Reauthorization Bill 'Fine-Tunes' Special-Ed. Law
Washington--The chairman of the Senate Subcommittee on the Handicapped last week proposed draft reauthorization legislation making relatively modest changes in federal special-education programs.
Although it contains some initiatives--addressing such areas as the needs of seriously emotionally disturbed children and the nationwide shortage of special educators--the proposal largely focuses on "finetuning" current law, said Senator Tom Harkin, Democrat of Iowa.
Senator Harkin stressed the need for stability in special-education programs, in the wake of legislation approved by the Congress in 1983 and 1986 providing for major expansions of programs for handicapped infants and toddlers.
"We must be careful not to overburden the system by placing major new demands on state and local education agencies as they attempt to implement these important new programs," he said in releasing the draft measure.
Portions of the Education of the Handicapped Act authorizing $170 million in spending for research, dissemination, training, technical as4sistance, and model programs expired Sept. 30. But, under another federal education law, those programs were automatically extended for one year.
Last week's reauthorization proposal was the third such draft in recent weeks. In the House of Representatives, the Republicans and the Democrats on the subcommittee that oversees special-education programs have circulated separate proposals.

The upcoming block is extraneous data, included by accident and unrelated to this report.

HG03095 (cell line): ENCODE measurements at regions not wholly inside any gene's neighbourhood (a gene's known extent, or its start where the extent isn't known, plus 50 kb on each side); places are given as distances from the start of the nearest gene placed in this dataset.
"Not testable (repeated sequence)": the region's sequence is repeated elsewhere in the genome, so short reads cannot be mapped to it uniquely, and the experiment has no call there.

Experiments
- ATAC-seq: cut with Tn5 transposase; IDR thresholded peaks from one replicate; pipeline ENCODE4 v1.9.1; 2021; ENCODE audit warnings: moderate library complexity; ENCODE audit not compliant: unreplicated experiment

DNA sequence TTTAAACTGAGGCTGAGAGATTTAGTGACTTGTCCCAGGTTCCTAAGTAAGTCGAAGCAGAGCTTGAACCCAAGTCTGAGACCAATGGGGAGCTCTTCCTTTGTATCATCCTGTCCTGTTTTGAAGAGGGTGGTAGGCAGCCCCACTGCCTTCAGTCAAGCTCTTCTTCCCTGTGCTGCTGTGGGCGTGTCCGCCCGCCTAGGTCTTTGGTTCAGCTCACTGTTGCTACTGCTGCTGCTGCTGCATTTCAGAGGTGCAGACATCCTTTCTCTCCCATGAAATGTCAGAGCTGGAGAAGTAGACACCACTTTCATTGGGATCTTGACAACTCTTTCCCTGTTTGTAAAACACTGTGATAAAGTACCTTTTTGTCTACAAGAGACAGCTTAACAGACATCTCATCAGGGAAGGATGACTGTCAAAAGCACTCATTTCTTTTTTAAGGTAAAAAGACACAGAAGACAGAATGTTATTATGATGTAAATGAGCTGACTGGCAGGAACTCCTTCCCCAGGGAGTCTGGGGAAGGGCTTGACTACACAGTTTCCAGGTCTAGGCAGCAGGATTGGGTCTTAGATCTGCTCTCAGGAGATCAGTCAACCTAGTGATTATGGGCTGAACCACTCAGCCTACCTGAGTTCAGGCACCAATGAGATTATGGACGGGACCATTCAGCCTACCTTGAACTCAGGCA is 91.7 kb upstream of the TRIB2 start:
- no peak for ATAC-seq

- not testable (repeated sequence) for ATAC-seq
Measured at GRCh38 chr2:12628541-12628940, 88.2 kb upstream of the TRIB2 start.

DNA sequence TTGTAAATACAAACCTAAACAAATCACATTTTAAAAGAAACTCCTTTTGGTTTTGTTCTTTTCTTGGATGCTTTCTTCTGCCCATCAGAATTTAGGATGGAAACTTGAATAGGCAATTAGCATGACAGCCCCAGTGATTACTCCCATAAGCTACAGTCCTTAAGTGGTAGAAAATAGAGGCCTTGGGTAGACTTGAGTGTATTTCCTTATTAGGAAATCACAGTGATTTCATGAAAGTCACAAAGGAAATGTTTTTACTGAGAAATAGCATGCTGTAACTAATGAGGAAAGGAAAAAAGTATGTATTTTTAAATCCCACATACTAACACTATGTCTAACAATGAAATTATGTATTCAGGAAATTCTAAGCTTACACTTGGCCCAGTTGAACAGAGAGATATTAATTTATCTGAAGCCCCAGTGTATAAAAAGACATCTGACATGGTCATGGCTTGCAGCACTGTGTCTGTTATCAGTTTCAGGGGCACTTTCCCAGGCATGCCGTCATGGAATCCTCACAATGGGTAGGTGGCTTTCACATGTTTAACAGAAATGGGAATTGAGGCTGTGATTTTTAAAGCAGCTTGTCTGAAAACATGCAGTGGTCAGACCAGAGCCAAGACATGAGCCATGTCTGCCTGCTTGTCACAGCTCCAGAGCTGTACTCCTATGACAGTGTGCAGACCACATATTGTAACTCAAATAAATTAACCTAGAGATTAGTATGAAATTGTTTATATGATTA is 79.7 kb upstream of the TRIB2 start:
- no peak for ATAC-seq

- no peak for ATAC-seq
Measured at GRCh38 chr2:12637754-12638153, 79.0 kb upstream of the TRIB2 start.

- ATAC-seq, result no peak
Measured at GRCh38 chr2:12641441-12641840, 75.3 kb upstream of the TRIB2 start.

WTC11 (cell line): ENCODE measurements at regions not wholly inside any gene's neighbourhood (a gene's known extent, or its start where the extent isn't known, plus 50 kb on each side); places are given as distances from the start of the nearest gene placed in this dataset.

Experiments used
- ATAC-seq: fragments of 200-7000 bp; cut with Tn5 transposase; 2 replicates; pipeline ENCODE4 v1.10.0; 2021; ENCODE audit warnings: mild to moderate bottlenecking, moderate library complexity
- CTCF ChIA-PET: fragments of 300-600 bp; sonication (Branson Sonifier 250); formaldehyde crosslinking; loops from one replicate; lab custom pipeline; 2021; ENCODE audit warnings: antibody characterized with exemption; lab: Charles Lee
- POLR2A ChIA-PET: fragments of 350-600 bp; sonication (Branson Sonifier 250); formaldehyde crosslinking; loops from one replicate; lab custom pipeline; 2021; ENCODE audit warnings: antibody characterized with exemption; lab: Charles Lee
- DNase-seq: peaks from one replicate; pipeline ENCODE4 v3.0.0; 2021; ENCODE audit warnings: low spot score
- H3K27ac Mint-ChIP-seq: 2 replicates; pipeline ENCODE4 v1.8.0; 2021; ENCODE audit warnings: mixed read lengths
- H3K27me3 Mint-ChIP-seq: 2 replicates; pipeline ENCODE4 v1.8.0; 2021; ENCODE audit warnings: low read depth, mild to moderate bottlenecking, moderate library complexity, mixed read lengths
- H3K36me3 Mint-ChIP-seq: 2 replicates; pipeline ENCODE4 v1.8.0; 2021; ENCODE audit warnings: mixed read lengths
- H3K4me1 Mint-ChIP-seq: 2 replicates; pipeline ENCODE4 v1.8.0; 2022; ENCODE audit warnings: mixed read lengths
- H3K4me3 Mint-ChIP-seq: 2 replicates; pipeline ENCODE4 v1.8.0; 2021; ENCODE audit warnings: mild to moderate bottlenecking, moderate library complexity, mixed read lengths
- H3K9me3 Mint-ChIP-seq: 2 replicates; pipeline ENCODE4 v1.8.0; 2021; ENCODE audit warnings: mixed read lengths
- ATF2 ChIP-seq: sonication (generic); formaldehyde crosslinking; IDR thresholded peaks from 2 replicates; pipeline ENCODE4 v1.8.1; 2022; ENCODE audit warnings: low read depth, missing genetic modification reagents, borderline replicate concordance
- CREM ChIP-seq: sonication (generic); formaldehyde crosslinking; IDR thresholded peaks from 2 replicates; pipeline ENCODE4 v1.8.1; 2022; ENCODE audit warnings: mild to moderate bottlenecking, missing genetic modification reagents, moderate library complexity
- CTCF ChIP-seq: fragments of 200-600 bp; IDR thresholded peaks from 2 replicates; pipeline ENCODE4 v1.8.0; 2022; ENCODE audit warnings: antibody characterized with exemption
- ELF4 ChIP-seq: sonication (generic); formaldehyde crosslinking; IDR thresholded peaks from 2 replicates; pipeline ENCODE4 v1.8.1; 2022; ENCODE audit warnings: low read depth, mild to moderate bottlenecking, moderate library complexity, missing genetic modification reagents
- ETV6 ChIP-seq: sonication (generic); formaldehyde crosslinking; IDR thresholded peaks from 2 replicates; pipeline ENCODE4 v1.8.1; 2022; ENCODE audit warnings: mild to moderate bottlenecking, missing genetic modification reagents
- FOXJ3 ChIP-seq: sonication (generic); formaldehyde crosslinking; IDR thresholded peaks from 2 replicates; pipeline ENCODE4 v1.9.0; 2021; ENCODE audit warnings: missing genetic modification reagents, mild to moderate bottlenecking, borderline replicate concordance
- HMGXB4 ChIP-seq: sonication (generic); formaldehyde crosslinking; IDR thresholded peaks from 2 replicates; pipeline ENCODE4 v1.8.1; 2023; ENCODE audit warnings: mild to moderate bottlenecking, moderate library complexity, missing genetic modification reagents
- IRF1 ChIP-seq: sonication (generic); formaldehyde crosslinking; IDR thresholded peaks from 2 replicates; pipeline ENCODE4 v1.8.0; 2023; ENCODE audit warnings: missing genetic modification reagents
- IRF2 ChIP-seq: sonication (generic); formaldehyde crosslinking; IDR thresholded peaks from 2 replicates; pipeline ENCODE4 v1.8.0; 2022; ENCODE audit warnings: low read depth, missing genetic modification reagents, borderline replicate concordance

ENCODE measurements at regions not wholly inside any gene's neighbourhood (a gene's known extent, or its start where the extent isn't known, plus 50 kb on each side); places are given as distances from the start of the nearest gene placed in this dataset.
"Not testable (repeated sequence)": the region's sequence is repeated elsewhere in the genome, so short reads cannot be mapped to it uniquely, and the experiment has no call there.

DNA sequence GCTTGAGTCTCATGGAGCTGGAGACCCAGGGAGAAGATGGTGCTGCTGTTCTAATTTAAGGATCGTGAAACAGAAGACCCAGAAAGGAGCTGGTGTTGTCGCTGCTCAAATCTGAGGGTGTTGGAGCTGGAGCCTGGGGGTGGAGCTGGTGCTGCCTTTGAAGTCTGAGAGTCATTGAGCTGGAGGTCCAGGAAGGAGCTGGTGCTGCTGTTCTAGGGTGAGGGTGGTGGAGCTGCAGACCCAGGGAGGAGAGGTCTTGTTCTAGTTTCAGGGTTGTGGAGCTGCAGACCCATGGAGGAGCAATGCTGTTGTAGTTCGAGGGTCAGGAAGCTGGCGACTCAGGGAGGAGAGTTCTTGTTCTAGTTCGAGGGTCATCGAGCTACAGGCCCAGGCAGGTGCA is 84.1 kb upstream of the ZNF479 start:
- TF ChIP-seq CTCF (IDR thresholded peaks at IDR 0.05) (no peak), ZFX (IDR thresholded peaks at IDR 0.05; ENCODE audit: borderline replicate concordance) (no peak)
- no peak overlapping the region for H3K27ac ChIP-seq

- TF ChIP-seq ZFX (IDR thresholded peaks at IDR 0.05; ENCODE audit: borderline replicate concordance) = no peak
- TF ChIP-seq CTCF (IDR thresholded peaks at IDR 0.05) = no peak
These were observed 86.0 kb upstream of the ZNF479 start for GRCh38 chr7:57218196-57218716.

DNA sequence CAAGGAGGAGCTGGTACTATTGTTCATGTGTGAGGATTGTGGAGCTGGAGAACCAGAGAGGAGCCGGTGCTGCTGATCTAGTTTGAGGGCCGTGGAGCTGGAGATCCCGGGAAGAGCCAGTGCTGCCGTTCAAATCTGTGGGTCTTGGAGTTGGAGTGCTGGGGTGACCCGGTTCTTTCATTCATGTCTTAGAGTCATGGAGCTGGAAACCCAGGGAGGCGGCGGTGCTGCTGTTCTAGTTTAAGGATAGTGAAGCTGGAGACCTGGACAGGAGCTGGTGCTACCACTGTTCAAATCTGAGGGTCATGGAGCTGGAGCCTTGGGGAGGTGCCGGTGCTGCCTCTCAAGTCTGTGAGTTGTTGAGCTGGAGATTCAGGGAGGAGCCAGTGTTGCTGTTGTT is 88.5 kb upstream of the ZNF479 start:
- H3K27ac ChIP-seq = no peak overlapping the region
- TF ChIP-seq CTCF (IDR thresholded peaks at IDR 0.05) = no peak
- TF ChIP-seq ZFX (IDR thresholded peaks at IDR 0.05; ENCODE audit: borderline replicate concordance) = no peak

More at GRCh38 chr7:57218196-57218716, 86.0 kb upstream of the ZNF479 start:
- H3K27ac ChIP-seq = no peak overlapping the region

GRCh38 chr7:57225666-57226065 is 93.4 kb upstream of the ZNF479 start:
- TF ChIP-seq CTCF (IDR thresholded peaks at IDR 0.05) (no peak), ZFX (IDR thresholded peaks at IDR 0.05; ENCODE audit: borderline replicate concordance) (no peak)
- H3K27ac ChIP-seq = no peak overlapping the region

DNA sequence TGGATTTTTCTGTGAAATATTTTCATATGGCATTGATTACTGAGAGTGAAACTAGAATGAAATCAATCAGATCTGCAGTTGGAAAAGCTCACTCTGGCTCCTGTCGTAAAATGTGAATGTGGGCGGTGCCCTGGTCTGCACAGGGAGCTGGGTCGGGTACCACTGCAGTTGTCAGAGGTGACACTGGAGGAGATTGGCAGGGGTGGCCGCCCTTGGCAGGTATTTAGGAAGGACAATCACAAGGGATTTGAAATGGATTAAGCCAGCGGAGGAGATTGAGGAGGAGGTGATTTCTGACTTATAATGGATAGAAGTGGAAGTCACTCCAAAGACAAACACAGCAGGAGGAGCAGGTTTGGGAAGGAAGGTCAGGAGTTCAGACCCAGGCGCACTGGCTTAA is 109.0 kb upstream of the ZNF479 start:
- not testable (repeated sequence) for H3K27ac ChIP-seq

Some advocates for the handicapped have expressed concern that the partisan split within the House subcommittee--on an issue where bipartisanship normally prevails--could stall action on the reauthorization. (See Education Week, Sept. 6, 1989.)
All three proposals address the need to recruit and train more special educators. The shortage of trained personnel has been as high as 27,000 in recent years, according to one estimate.
Similarly, each proposal would make federally funded research in the field more accessible to practitioners and parents. And all address the needs of seriously emotionally disturbed children--a population many experts believe falls through the cracks between special-education, juvenile-justice, and mental-health agencies.
Mr. Harkin's proposal also would:
Give priority for grants and contracts to projects addressing the needs of handicapped infants and toddlers and children and youths from racial, ethnic, and linguistic minorities.
Reverse a recent U.S. Supreme Court ruling that prohibited lawsuits against states for alleged violations of the federal special-education law.
Call for research to address the many changes that a handicapped child faces--including transitions from medical care to school, from residential placements to community-based programs, from separate classrooms to regular classrooms, and from school to work or further study.--dv